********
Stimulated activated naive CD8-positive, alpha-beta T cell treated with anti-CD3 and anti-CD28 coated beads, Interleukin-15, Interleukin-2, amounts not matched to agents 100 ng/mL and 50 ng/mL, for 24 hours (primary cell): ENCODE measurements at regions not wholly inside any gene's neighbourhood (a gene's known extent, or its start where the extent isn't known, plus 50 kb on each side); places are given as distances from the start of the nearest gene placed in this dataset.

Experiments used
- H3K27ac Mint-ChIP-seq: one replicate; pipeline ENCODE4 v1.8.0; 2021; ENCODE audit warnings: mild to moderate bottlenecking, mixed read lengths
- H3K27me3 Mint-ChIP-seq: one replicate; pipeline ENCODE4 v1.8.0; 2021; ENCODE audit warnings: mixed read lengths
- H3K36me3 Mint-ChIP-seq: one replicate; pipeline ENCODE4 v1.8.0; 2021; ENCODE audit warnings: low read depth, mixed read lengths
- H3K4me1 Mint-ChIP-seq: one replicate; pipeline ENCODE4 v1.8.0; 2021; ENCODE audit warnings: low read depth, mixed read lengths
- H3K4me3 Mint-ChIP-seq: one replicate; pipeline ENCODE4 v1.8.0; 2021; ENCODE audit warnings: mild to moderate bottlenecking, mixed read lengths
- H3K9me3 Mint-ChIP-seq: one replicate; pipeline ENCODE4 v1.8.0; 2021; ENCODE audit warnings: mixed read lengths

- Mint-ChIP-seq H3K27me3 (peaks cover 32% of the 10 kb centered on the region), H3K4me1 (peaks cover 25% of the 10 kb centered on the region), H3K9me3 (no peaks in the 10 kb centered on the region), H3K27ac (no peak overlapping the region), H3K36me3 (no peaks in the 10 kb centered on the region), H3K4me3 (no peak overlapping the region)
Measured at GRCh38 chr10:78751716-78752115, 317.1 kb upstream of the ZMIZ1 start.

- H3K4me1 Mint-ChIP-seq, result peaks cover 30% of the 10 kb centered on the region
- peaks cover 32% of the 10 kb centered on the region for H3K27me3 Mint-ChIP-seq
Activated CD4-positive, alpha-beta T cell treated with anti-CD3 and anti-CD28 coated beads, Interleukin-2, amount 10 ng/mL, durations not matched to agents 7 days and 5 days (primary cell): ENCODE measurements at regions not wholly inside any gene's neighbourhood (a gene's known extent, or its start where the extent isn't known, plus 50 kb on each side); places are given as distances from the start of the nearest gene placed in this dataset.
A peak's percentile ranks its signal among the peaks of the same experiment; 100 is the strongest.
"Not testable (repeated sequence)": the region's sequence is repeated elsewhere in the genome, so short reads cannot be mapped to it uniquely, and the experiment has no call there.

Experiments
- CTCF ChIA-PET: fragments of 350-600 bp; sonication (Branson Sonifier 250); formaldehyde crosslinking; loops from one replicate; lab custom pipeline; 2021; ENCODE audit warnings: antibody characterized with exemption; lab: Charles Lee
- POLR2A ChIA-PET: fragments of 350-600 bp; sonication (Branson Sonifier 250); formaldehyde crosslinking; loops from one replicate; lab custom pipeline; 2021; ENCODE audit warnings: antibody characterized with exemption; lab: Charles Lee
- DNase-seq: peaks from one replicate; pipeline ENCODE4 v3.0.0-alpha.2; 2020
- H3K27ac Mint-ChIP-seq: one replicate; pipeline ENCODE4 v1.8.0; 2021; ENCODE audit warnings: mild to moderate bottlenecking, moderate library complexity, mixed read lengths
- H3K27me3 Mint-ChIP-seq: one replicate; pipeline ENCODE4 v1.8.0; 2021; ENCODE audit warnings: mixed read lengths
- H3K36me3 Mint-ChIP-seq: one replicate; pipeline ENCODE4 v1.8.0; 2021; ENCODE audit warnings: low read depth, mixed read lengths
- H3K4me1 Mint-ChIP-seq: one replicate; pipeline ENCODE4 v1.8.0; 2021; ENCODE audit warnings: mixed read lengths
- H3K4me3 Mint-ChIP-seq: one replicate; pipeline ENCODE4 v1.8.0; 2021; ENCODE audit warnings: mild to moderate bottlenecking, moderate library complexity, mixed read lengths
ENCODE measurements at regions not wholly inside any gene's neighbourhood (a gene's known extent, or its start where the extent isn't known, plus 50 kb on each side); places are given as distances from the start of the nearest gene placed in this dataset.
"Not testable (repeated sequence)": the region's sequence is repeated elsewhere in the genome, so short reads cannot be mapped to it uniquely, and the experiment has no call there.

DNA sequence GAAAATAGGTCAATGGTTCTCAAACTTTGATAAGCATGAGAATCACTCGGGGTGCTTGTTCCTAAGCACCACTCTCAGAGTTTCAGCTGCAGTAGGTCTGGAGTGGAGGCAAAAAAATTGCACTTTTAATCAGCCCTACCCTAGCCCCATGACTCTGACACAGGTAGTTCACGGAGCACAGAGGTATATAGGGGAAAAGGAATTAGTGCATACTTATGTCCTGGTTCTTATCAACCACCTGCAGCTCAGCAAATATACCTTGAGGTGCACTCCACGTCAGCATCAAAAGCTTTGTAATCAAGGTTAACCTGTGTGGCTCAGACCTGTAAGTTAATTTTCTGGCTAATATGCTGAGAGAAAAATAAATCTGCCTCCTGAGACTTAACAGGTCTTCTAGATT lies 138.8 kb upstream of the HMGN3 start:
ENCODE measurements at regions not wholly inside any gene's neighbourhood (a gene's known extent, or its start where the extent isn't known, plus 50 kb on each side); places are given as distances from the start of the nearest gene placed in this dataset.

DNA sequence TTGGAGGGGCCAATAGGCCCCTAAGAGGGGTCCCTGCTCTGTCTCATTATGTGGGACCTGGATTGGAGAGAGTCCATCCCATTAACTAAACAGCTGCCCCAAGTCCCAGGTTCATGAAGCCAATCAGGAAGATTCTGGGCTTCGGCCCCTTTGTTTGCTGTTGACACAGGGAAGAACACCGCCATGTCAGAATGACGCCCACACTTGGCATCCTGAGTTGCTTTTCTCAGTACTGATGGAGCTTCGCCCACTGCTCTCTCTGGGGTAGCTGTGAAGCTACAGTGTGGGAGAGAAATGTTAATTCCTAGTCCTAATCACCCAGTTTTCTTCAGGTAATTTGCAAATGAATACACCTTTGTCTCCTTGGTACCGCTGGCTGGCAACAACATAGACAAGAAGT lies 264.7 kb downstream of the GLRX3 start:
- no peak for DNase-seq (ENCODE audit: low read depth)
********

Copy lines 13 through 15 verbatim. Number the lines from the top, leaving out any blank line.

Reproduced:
Activated CD4-positive, alpha-beta T cell treated with anti-CD3 and anti-CD28 coated beads, Interleukin-2, amount 10 ng/mL, durations not matched to agents 7 days and 5 days (primary cell): ENCODE measurements at regions not wholly inside any gene's neighbourhood (a gene's known extent, or its start where the extent isn't known, plus 50 kb on each side); places are given as distances from the start of the nearest gene placed in this dataset.
A peak's percentile ranks its signal among the peaks of the same experiment; 100 is the strongest.
"Not testable (repeated sequence)": the region's sequence is repeated elsewhere in the genome, so short reads cannot be mapped to it uniquely, and the experiment has no call there.